A Master’s Year: part two
Event Date -
The first article in this series concluded with a reference to the April Court Dinner where the company not only clothed five new Liverymen, but also celebrated the Centenary of the Royal Air Force with the Master’s Principal Guest and Speaker being the former Chief of the Air Staff, Sir Andrew Pulford. There was a great deal of ‘light blue’ present including no less than four Air Marshals, the Commanding Officer of the Company’s affiliated RAF squadron, No. 11(AC), the Commanding Officer of our affiliated Air Cadet Squadron, 33(F) and, because the Master was a previous Cadet Warrant Officer in the 1960’s, the Commandant of the Air Cadet organisation.
As a most fitting backdrop, the Master invited Sam Worthington, who is restoring to flying condition Hawker Typhoon RB396, to bring along the cockpit, engine block, and some of its typical armament of as a display. A painting of the aircraft as it will appear in all it glory is below. The observant may spot a Panther and Mark I Tiger on the receiving end of this formidable ground attack aircraft’s attention. Sam’s grandfather flew such a machine in World War Two.
During the remainder of the spring the Master received many invitations to luncheons, dinners, visits, talks and receptions. Especially memorable were dining with the Bakers’ Company in their Hall, with the Honourable Company of Air Pilots in the Drapers’ Hall, and with the Carmen in Regent’s Park Barracks. On that occasion the venue had to be changed at the last minute from the Officers’ Mess to the Sergeants’ Mess because the fans in the Officers’ Mess kitchen failed!
Further visits, talks and receptions included: a presentation and question and answer session by the Lord Mayor in the Chartered Accountants’ Hall, on his principal theme for his year, “Restoring Trust in Business”, a debate on the future of family businesses as opposed to listed businesses hosted by the Distillers’ Company at Bank of America Merrill Lynch, the Chartered Institute of Business Services Engineers Presidential Address hosted by the Royal Society and attendance at the Lord Mayor’s ‘Visit Day’ to St Bartholomew’s Hospital commencing with Evensong in the Hospital’s 12th century church, followed by a guided tour, and then drinks in the Great Hall.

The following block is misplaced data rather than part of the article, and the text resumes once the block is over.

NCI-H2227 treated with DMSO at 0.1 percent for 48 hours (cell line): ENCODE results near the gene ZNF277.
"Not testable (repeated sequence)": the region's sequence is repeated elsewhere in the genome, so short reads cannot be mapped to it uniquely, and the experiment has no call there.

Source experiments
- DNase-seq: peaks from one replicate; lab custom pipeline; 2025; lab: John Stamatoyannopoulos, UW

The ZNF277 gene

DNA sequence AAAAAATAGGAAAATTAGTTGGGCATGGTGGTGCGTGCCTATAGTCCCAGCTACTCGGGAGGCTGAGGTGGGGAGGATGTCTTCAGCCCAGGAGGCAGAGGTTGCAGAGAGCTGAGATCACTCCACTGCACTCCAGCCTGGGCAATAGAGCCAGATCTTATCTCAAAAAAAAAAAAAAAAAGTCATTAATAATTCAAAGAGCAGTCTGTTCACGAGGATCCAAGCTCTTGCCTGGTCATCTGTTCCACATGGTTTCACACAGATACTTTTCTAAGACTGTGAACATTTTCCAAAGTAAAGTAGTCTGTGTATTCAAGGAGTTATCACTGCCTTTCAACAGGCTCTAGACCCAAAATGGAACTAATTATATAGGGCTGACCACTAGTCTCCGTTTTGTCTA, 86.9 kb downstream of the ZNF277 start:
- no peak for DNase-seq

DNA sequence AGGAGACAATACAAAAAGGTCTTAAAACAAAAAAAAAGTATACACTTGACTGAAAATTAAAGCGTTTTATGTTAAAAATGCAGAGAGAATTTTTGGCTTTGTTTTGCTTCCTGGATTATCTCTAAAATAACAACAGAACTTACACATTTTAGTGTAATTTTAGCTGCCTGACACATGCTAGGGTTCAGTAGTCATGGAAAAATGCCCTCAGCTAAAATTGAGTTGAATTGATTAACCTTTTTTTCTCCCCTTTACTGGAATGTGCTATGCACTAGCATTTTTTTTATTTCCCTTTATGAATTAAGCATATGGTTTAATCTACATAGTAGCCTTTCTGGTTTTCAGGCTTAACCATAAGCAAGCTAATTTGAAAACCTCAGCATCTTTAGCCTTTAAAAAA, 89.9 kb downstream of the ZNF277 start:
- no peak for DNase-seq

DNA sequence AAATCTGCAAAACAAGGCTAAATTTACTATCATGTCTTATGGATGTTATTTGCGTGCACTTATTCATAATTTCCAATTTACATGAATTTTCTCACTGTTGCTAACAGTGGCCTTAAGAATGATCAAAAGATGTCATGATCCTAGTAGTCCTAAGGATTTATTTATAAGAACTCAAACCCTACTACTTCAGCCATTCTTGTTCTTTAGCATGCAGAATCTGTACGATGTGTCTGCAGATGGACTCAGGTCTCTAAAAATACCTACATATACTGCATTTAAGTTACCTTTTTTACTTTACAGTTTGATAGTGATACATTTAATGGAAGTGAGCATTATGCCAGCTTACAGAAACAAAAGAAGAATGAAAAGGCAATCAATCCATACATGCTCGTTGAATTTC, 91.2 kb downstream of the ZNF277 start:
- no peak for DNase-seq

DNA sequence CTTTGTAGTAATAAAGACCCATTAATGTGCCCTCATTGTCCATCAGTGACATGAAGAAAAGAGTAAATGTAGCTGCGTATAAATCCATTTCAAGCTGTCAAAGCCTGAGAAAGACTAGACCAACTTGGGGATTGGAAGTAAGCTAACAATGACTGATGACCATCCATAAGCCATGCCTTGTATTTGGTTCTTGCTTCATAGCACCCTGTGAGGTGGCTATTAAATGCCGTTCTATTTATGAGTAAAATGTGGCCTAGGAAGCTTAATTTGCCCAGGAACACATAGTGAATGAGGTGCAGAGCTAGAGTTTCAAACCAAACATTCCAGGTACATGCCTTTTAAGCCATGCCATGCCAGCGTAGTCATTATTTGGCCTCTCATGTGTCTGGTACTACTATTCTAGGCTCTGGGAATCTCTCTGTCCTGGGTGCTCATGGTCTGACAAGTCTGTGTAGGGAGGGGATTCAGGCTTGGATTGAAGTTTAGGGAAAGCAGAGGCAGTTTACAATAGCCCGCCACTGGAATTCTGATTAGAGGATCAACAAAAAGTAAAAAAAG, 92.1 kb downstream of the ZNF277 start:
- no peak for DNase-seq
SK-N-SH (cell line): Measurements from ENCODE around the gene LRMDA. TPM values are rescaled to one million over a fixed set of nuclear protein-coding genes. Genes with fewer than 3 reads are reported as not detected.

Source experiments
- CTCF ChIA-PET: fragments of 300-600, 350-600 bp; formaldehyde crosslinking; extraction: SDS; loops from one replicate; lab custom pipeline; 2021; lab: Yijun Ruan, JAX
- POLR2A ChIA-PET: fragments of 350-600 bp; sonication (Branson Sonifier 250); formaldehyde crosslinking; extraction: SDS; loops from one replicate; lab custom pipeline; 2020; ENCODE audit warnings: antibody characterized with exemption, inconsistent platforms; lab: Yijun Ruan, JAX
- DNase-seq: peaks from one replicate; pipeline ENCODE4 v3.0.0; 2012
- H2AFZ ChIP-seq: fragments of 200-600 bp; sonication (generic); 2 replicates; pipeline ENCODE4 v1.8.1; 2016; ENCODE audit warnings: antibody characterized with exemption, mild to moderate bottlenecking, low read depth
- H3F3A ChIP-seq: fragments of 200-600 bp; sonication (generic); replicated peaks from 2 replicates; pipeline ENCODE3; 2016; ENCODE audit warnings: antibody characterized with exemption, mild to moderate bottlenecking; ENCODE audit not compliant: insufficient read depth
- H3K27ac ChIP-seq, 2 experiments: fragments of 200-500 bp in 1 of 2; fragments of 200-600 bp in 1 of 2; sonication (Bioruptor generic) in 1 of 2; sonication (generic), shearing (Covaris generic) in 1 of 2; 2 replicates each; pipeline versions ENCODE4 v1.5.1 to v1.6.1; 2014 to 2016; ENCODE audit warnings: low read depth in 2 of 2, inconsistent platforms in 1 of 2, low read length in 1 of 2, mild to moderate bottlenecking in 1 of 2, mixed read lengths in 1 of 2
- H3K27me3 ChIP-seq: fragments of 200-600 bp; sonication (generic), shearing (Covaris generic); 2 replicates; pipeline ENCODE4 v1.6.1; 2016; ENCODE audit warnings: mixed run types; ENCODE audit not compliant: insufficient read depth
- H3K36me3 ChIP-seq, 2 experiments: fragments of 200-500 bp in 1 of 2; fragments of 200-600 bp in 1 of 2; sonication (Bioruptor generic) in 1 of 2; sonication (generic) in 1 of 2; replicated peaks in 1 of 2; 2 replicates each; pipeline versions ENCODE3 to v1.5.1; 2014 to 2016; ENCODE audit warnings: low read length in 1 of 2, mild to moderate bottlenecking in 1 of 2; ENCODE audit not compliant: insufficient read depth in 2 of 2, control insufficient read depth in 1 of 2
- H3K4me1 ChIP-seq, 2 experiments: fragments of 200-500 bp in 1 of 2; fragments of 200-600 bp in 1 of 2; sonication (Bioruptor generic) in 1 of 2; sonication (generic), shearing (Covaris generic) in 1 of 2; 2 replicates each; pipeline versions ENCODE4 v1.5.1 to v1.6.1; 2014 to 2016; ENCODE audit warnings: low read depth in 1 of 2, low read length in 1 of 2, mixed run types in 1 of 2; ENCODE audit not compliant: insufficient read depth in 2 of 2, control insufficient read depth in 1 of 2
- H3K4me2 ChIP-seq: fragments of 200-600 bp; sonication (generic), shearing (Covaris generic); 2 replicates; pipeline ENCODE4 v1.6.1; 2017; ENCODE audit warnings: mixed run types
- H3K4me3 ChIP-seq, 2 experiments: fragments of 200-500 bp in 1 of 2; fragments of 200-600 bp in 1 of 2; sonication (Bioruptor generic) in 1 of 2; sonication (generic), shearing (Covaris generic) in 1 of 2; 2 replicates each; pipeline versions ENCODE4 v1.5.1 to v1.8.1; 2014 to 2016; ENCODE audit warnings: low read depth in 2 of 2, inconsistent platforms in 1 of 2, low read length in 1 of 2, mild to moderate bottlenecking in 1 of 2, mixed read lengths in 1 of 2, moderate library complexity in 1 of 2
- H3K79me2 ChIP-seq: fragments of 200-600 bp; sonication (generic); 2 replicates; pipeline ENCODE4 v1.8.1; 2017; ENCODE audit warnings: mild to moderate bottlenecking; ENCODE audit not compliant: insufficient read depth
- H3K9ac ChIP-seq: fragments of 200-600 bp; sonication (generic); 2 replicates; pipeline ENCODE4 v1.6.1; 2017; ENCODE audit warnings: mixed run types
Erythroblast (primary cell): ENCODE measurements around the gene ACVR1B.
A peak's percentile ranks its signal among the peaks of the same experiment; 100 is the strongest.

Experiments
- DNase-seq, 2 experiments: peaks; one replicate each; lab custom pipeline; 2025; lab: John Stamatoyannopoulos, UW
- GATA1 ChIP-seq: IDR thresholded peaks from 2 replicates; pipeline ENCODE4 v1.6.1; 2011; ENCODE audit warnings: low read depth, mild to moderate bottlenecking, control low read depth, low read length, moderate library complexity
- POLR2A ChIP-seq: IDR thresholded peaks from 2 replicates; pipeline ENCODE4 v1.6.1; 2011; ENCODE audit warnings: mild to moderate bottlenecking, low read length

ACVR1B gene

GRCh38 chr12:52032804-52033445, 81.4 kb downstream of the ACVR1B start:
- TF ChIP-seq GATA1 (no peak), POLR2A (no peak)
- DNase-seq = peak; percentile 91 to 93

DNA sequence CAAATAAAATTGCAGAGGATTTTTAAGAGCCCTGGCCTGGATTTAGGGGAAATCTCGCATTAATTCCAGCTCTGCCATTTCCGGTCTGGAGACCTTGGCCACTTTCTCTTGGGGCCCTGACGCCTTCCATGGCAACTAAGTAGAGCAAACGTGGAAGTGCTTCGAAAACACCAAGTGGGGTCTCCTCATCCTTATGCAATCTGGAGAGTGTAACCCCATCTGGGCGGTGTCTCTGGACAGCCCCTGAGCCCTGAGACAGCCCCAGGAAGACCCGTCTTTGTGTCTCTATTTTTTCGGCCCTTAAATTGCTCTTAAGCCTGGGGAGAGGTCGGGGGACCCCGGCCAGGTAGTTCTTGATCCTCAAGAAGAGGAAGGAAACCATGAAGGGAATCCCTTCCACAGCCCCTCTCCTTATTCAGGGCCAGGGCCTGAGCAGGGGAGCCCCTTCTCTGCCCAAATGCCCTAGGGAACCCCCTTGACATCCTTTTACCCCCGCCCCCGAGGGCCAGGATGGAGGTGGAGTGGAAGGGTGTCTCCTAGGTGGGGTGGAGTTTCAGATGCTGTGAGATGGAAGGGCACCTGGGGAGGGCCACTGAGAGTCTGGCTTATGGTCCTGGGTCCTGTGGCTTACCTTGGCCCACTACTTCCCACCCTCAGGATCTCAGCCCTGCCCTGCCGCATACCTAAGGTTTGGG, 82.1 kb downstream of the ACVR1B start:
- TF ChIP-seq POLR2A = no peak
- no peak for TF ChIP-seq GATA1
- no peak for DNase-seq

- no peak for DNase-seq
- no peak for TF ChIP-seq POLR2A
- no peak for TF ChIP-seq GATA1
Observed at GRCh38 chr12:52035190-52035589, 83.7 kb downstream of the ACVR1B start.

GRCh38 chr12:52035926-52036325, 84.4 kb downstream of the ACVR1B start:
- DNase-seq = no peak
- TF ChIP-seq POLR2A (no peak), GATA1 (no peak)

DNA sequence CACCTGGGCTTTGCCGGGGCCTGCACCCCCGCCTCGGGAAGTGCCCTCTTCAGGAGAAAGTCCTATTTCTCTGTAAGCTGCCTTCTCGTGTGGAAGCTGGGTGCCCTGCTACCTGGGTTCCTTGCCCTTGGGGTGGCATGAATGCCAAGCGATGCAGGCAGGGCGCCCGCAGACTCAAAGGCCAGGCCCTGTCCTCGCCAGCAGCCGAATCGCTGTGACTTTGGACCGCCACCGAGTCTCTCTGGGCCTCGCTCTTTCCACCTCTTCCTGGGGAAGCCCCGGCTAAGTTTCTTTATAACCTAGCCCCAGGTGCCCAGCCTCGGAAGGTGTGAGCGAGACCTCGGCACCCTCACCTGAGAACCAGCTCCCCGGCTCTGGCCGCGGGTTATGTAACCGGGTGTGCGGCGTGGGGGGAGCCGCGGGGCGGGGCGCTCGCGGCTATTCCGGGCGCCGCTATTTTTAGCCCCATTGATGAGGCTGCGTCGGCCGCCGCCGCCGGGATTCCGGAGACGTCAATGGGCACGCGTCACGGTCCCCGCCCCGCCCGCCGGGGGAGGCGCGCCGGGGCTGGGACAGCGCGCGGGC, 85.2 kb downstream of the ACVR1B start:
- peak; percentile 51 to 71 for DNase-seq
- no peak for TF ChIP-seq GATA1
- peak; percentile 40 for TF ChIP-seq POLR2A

The Mistress Fan Maker was the guest of the Mistress Turner at the Hurlingham Club where she witnessed a professional demonstration of wood turning. She attended a lunch with the Mistress Lightmonger in Tallow Chandlers’ Hall incorporating a costumed talk by the historian Leslie Smith on Queen Elizabeth I. With other consorts she lunched with the Mistress Management Consultant. Reciprocating, the Mistress Fan Maker hosted fellow consorts at a tour of the Fan Museum led by Freeman Jacob Moss, the Curator, followed by a superb champagne tea in the museum’s Orangery. Tea at the Fan Museum is, of course, highly recommended for the entire livery and their friends.
Additionally, the Master and Mistress attended many events together. For example: the May Buckingham Palace Garden Party hosted by Her Majesty The Queen, the Cutlers Hallamshire Feast in Sheffield and the ‘Pewter Live’ Exhibition and Reception in the Pewterers’ Hall. Although that sounds like a continuous round of merry-making, it should not be forgotten that at all times the Master and Mistress are representing the Fan Makers’ Company.
And it was not all wining and dining! There was the May General Purposes and Finance Committee for the Master to chair, and later that month a Livery Committee meeting to attend. Moreover, in June the Master was involved in the detailed discussion of the design and manufacture of a fan for Her Royal Highness The Duchess of Sussex and, joined by the Free and Foreign Wardens, the interviewing of two prospective Liverymen prior to hosting one of the highlights of the Fan Makers’ social calendar, the Summer Dinner.
That dinner was sold out; there was even a waiting list. Again Skinners Hall was filled to capacity with members and guests, all of whom were, to their surprise, entertained by two unusual ‘waiters’, a baritone and a tenor, who sang a range of songs which had everyone tapping their feet, clapping their hands, and even singing along.
The following day the Master and Mistress left for the Ironbridge Livery Weekend in Shropshire – but that is for Part Three.